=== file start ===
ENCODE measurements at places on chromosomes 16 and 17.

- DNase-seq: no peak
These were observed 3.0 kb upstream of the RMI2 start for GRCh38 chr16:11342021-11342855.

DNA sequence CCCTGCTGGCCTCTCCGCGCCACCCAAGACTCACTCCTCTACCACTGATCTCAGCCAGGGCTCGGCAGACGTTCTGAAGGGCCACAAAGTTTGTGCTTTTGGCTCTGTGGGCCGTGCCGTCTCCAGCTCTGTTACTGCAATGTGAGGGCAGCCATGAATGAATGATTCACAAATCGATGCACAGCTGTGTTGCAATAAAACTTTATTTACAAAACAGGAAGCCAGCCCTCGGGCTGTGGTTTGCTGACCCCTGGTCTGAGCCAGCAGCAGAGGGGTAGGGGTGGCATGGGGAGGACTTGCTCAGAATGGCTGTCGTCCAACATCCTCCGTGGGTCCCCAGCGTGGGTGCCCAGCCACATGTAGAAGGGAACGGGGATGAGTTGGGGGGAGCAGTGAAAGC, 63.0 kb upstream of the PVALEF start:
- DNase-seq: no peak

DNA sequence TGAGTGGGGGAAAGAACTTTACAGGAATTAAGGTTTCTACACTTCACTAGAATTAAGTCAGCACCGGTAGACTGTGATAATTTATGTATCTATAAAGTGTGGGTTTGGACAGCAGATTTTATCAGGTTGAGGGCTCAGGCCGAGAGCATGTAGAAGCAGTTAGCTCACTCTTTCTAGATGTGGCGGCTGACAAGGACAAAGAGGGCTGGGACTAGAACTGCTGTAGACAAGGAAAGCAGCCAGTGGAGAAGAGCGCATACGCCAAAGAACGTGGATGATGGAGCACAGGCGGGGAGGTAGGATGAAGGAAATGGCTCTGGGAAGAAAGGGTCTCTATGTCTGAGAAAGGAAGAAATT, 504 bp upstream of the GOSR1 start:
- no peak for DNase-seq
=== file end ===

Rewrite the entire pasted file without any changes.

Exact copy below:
ENCODE measurements at places on chromosomes 16 and 17.

- DNase-seq: no peak
These were observed 3.0 kb upstream of the RMI2 start for GRCh38 chr16:11342021-11342855.

DNA sequence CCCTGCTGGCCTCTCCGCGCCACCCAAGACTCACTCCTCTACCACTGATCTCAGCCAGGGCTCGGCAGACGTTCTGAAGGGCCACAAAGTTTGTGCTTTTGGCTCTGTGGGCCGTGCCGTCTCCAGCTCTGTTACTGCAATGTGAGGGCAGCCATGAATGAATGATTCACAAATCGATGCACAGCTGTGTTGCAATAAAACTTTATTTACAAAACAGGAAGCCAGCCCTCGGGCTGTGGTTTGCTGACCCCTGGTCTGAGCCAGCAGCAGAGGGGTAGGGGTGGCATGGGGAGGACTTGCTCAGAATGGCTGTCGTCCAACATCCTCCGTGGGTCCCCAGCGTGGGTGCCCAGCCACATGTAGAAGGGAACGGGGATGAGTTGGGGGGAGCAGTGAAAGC, 63.0 kb upstream of the PVALEF start:
- DNase-seq: no peak

DNA sequence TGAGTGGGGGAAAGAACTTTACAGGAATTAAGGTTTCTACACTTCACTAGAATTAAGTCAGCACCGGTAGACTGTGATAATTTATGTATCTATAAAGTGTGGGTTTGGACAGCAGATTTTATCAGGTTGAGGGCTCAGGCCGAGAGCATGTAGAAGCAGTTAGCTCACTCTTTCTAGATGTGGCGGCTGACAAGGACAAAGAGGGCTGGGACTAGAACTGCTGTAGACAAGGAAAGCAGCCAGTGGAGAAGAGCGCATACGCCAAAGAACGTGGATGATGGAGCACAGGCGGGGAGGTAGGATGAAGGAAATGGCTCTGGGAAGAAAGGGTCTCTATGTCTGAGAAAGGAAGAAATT, 504 bp upstream of the GOSR1 start:
- no peak for DNase-seq